LNMT’s foster Mum asked for increased Support Coordination Funds. Her plan had gone from 208 hours to nada in the reviewed plan. The Agency was unable to explain this, so my guess was that this was essentially a “computer says no” error moment and/or “no support coordination past the first plan” moment. Either way, it is slightly daft. The Agency argued that Support Coordination was “someone else’s” responsibility – a “universal service obligation”, presumably that of the Department of Child Protection, perhaps?
The Tribunal put all that tosh to bed and reinstated a decent amount of support coordination. They said, “it is clear that a high level of support coordination is required, including a high level of liaison with her school”. This could be life-changing for many children, whose complex needs see them constantly suspended from school adding to “the already enormous workload” of a parent. The NDIA were unable (unwilling?) to explain how they determined the level of Support Coordination required.
Core Supports A:
Decision: funding granted for LNMT to go swimming three times a week.
Living in a remote town, swimming is the only social and community outlet that LNMT can access. She needs two people with her as she swims, so they can get her safely out of the water if she has a seizure. At Tribunal, her foster Mum agreed that she could help out at the pool once per week, and the Tribunal agreed that was reasonable and that she shouldn’t have to go three times per week. They determined that she should be given funding for two support workers twice per week, and for one worker once per week when Mum would be there to help.
This is a big deal for two reasons. Firstly, we are constantly being told that seizure disorders are “medical” and hence related supports (as well as associated risks) will not be covered by NDIS plans.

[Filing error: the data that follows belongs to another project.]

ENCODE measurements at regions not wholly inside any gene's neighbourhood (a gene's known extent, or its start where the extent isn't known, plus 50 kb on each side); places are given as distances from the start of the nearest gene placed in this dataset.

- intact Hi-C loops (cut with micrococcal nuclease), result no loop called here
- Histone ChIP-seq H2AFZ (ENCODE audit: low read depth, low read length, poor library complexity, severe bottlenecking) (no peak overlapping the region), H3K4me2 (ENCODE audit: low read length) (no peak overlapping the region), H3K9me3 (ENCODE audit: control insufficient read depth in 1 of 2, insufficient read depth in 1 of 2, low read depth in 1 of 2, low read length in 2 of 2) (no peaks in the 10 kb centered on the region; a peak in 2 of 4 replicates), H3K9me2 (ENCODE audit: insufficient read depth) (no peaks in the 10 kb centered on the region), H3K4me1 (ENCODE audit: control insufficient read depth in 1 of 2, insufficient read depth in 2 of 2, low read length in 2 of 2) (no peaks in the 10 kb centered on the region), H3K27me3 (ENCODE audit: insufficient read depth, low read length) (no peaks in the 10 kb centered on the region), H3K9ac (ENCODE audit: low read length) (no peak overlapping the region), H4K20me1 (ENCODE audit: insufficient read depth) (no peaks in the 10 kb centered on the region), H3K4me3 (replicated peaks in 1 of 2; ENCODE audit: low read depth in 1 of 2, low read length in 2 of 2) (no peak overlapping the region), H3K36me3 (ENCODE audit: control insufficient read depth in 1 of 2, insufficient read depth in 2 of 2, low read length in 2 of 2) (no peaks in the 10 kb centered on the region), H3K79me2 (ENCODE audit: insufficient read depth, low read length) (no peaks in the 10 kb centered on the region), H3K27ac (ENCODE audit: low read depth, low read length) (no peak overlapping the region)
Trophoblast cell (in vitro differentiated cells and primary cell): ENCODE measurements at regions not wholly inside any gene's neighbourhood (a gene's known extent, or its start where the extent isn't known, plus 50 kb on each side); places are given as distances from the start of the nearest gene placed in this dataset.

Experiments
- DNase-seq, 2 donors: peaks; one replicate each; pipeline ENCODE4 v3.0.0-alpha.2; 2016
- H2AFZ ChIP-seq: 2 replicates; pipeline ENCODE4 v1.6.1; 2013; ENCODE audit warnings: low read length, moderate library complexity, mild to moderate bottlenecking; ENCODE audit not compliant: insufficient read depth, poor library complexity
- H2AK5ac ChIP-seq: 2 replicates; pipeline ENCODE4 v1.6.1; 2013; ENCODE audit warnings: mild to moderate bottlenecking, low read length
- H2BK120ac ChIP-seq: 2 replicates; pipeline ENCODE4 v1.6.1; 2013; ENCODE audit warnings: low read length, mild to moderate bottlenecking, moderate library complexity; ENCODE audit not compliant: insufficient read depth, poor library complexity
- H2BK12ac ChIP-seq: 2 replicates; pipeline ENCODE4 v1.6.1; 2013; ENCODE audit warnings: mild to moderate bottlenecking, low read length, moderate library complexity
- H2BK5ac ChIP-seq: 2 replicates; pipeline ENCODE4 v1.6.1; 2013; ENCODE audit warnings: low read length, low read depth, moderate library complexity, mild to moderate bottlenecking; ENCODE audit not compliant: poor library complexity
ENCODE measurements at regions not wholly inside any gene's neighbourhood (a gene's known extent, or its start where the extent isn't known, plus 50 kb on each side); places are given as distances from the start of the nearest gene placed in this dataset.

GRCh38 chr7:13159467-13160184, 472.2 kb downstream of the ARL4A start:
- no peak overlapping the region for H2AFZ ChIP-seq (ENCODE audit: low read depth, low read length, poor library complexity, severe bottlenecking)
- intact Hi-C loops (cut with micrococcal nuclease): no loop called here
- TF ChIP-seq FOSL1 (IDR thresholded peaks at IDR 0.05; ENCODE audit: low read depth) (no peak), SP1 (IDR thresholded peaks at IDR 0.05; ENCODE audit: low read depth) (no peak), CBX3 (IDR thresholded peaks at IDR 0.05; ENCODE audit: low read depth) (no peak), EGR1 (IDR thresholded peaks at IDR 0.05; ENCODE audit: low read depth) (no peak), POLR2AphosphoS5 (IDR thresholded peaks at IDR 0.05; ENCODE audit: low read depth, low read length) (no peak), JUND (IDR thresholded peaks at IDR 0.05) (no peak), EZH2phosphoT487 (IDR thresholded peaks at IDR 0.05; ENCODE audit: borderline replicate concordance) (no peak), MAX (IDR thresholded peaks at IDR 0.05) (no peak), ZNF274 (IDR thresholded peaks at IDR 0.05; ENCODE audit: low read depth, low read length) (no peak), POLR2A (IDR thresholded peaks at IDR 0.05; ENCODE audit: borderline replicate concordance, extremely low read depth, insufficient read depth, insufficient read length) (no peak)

Secondly, Core Supports budgets for children have taken a massive hit in the past few months, with most being reduced by 40-60%. The NDIS has been informing parents that supporting community access, even for children with high levels of need, should be their responsibility. I don’t know about you, but last time I looked, most eleven-year-olds without a disability can be dropped off at Scouts/Taekwondo/Netball without a parent hovering constantly over them, so this decision by the AAT makes good sense to me. To have an ordinary life, eleven-year-old kids also need to start learning to do stuff without parents always right in their face! Unless Dad is a Scout leader, it is totally not cool to have him at Scouts supporting you each week!
Core Supports B
Decision: funding granted for seven days of respite in every six weeks.
The Tribunal contended that LNMT was unable to access regular out-of-home foster care respite. They outlined the COAG principles and determined that it was the NDIA's responsibility to fund her disability specific respite care to ensure that her foster Mother would be able to continue caring for her.
This is a big deal too, as out-of-home respite care has also taken an enormous hit in children's plans. Whether this ruling will be applied only to children in foster care is not clear. I suspect that will be a wait and see game.
Decision: KNMT’s cognitive assessment to be funded through her NDIS plan.
The Tribunal ruled that LNMT’s cognitive assessment will be funded through her NDIS plan. I *suspect* NDIA just dropped the ball on arguing this one, as they did not identify another system of support that could or should have paid for the assessment. These assessments are available through the health system, but in SA there is usually an 18-month waiting time. So, to be honest, I’m really not sure why NDIA didn’t argue this point and redirect to the health department.
There have been some serious bombshells dropped here that deeply challenge how the NDIS is building and approving plans for children. If I were the parent of a kid around LNMT’s age right now, I’d be highlighting and laminating a copy of this ruling, and bringing it along to my next planning meeting.
This case will force the NDIS to redefine what it considers reasonable and necessary, especially for plans for children. Every Tribunal ruling adds depth to our knowledge and understanding of how the NDIA Act should be interpreted. If you are a provider and have not read EVERY SINGLE AAT RULING, you are doing your clients a grave disservice. So get on it!
Sam Paior runs a fabulous independent Support Coordination business in SA, The Growing Space. Their Facebook page includes a stacks of great NDIS info like this, designed to help families demystify this disability maze. If you're looking for a blog that manages to give you a cathartic release for NDIS stress and at the same time make you feel optimistic about its future, Sam's blog is the place to be.